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Can - Tago Mago CD (album) cover





3.94 | 602 ratings

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4 stars One of the best and most reverenced albums in the history of "underground" rock music, Tago Mago was my introduction to Can, and I frankly wouldn't have had it any other way. It's an album that can satisfy snooty prog-rock fans and snooty indie-rock fans alike, combining incredible chops and grooves with incredible sounds and textures in a way that must have been beyond mind-blowing back in 1971 (and that's to say nothing about the creepiness factor). In short, this is the ultimate Can experience.

And you know what, that's a pretty remarkable achievement for an album that, for just under thirty minutes, is pretty danged close to unlistenable. This is a seven-track double album (it fits on one CD, though) that, while starting and ending on perfectly solid notes, hits a whole lot of sour notes (when they can even be called notes) in tracks five and six. Track five is a 17:22 sound collage called "Aumgn," and while I'm certainly tolerant of the kinds of noises Schmidt and Czukay (not to mention Damo, though he's not really in the forefront) fill this track with, I'm not all that sold on the seemingly directionless way in which they're presented here. Track six, entitled "Peking O," mainly features a completely unleashed Damo Suzuki, going nuts with some hyperactive verbal assaults that, if nothing else, certainly foreshadow the works of the later infamous abstract vocalization artist, The Great Cornholio. If ever Can could be accused of truly pointless experimentation, it would be in these two tracks.

On the other hand, though, while part of me certainly wants to accuse Can of this, there's also a part of me that doesn't entirely buy that accusation. Call me nuts, but as mind- boggling and even silly as these pieces might get at points, I never really get the feeling that Can are just BS'ing me and hoping to get away with it. "Aumgn," for all of its wandering wailings, has some really lovely, depressing downbeat sounds and vibes to it (listen to that first minute or so and tell me you don't get a chill or two), and while it certainly suffers from not having an underlying Jaki "thunka-thunka" driving it forward, there's at least a brief patch near the end where the drums show up to make things feel better than they had at first. And in "Peking O," well, it would be noteworthy if for no other reason than for that electronic pitter- patter drum sound that sounds exactly like what I've heard in much of the bits and pieces of 90's "electronica" and beyond (which is almost nothing, but my point stands), and anytime you can predate something that closely by 25+ years, you're going to win my respect. And, doggone it, I like hearing Schmidt playing off of Damo's wails with his electric piano, and I like hearing Damo go so wacky that he even ends up making a *bpbpbpbpbpbpbpbpbpbpb* (fingers running over lips) sound at one point. The point is, these tracks are disturbing and uncomfortable and experiments gone horribly horribly wrong, but they also contain a badly required air of competency to them, and given how they accentuate the vibes of going insane that occupy much of the rest of the album, it's hard for me to completely condemn them. I'll probably go back to skipping them when I listen to the album in the future, but I don't completely rue the time I've spent getting seriously reacquainted with them for this review.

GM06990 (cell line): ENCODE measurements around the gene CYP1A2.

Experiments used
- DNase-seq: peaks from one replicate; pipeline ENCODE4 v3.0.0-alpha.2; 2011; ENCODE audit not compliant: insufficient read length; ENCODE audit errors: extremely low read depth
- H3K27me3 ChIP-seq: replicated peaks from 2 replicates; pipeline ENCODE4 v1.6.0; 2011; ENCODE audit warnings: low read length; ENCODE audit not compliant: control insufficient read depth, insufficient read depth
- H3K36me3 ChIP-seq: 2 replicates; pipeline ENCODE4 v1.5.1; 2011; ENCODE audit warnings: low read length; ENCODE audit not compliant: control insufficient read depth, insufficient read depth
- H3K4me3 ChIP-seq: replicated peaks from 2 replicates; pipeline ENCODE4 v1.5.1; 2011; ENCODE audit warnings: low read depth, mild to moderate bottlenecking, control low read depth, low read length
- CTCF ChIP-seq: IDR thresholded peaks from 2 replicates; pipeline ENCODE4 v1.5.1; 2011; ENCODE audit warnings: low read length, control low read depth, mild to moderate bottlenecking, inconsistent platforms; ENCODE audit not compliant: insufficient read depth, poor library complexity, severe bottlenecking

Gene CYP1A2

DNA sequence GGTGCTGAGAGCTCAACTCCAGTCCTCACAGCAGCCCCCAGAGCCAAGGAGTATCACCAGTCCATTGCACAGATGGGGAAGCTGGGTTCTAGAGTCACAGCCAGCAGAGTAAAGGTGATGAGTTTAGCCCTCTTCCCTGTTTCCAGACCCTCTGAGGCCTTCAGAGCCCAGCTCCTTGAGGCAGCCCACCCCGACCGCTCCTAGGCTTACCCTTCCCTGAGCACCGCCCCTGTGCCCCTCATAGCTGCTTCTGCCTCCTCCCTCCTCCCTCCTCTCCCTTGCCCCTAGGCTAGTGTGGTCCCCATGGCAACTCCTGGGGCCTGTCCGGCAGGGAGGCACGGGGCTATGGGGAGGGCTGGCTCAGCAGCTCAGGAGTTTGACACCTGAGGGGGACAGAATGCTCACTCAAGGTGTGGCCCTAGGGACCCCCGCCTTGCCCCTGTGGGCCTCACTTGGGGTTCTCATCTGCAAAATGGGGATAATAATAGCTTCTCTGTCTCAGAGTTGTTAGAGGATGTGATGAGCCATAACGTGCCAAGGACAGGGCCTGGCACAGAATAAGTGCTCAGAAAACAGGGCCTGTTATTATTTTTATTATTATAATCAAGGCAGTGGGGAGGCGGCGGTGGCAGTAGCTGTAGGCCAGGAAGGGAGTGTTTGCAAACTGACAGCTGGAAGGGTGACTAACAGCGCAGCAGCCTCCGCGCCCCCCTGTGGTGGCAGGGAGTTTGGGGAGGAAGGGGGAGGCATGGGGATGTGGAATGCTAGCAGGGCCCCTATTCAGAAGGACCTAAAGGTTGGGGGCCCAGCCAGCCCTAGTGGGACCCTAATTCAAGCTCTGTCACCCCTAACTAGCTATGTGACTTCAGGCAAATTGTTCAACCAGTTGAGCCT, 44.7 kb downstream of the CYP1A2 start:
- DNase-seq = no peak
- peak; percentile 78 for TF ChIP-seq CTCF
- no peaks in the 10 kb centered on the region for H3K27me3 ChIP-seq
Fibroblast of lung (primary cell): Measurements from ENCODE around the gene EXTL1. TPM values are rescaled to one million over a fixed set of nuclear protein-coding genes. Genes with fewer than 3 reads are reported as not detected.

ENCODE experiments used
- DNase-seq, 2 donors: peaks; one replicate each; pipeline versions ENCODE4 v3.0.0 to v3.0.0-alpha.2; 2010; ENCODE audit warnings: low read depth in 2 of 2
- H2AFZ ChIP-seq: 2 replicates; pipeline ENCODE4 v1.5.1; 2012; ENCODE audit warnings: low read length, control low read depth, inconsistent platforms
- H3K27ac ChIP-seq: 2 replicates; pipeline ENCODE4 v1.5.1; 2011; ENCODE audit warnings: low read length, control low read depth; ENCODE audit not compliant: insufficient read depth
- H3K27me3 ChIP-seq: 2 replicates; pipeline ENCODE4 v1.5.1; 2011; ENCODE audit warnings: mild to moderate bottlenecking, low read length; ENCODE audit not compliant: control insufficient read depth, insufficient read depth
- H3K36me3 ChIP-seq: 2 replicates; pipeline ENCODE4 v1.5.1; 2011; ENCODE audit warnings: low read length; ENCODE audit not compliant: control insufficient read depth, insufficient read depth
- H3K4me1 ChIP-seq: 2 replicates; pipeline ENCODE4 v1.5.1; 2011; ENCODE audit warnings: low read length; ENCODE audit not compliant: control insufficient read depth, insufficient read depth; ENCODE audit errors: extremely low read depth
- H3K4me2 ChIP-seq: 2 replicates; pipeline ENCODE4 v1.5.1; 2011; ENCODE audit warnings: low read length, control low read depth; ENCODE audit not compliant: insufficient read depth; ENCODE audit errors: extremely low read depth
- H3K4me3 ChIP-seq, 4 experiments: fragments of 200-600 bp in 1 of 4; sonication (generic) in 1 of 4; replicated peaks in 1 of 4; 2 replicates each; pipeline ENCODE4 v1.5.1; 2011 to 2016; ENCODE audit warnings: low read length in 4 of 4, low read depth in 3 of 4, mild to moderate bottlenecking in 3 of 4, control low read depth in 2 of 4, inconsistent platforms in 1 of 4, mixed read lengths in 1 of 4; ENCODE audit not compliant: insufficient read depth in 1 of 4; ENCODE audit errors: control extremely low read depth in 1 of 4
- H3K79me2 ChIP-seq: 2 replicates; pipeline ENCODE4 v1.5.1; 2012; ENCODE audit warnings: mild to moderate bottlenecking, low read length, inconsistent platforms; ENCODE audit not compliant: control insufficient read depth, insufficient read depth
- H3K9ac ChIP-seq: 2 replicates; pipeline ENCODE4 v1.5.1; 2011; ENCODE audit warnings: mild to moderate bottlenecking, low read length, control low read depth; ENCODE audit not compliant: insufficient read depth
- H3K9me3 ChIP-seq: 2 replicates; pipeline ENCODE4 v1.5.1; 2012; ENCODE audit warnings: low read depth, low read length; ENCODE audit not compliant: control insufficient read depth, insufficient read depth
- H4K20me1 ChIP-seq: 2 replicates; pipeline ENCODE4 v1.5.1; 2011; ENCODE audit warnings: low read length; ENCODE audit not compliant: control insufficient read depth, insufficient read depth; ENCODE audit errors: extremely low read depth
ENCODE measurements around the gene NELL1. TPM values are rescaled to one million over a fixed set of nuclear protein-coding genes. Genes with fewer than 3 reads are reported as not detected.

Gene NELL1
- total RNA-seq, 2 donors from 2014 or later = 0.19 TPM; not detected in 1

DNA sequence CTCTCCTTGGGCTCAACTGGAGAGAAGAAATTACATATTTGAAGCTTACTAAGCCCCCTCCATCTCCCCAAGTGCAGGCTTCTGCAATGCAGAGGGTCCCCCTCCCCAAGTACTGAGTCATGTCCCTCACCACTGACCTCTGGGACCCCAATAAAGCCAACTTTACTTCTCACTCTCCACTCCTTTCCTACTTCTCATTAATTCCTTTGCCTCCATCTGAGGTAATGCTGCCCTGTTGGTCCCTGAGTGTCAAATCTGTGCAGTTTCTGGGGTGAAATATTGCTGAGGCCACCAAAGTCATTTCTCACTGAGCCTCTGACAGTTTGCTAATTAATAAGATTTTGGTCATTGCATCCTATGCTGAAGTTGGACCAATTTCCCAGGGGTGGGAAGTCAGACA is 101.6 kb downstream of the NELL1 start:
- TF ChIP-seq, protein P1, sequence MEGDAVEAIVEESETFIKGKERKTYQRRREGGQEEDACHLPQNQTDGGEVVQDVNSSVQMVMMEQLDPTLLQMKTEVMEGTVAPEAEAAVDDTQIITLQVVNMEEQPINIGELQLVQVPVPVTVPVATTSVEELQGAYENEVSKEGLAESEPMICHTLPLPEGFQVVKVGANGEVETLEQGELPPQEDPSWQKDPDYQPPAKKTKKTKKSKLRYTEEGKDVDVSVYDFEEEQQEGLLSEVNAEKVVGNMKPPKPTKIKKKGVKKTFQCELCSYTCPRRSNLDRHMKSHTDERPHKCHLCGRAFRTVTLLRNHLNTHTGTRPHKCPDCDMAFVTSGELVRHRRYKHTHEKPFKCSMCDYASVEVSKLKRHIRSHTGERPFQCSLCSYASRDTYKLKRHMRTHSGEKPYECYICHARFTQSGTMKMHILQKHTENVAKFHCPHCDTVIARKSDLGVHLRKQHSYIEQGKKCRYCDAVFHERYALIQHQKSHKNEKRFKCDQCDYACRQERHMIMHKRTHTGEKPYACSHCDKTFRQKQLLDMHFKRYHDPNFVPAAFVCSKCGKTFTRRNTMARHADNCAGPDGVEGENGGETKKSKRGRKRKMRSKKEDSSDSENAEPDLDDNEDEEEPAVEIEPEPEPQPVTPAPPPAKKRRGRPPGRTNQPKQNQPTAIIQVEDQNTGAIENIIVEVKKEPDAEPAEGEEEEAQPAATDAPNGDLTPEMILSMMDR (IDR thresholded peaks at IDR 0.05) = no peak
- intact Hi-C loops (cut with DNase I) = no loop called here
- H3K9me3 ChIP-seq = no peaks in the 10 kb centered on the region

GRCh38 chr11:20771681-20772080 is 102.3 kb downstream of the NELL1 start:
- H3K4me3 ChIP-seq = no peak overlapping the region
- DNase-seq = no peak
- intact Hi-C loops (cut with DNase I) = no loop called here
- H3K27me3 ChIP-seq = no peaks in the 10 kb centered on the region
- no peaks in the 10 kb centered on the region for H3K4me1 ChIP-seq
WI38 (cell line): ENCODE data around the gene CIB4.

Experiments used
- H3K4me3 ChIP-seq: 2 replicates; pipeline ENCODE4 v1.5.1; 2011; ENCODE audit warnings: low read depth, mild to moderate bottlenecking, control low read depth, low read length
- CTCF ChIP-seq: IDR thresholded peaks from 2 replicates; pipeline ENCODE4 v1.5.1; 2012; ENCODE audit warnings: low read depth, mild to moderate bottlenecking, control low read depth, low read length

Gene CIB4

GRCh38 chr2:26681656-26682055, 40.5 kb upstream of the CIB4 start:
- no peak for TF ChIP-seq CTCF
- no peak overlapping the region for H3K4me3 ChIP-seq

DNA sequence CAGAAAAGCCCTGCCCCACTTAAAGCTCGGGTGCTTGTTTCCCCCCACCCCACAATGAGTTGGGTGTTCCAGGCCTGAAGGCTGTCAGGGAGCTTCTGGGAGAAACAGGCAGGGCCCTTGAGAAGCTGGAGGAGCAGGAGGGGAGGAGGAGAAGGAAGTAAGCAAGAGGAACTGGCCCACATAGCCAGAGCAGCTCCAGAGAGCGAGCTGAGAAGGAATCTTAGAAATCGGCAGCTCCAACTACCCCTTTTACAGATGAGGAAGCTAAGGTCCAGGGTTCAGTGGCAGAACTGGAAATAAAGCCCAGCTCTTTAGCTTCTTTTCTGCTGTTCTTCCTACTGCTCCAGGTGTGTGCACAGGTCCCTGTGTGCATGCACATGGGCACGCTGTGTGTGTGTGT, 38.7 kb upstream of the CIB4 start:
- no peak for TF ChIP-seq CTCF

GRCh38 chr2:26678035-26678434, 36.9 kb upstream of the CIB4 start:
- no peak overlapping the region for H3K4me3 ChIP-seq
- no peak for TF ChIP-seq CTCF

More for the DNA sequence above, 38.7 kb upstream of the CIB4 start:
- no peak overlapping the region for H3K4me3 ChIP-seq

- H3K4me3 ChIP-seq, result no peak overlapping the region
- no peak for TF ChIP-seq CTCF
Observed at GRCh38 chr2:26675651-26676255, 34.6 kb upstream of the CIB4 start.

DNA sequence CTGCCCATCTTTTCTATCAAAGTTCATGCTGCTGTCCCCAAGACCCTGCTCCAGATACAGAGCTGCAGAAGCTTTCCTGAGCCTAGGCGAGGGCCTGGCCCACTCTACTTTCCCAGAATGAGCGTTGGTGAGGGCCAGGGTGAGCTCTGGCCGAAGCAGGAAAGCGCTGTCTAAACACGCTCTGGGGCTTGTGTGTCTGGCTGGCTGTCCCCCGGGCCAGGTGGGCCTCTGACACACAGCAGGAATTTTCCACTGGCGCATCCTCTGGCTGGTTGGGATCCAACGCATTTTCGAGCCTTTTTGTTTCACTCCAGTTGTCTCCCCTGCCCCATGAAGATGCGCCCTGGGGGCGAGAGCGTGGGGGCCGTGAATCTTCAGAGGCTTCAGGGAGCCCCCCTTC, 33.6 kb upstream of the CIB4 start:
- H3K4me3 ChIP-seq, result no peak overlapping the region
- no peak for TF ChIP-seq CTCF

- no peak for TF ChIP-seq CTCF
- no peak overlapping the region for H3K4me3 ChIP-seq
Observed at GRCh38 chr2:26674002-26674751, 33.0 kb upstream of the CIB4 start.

That leaves five tracks, which are so mind-bogglingly great that they almost make this a ***** (were there half stars, it would be a ****1/2) in my eyes. I used to slightly overlook the opening "Paperhouse," but I eventually repented of that. The opening, slower section may not be as immediately grabbing as the hyperactive robotic groove that the piece turns into, but it's got some really lovely piano tinklings buried in the mix if you want to listen to them. Plus, the whole track features a guitar attack that I find more and more interesting every time I listen to it; I'm continually amazed at how graceful the parts from Karoli tend to be here. Of course, it's much easier on this track (as on many Can tracks) to pay attention to the drumming and Suzuki's vocals than to anything else, and that does a good job of setting the tone for "Mushroom," which is everything great about Can poured into a single 4:08 burst. The drums sound even more lo-fi than usual, but they're no less powerful or steady or rhythmic than before, and Suzuki's alternations between low mumbling and loud wailing are arguably better structured here than anywhere else. And dig the explosion at the end, which I guess is supposed to be like the mushroom cloud on the cover, unless of course you think it looks more like a skull getting shot through.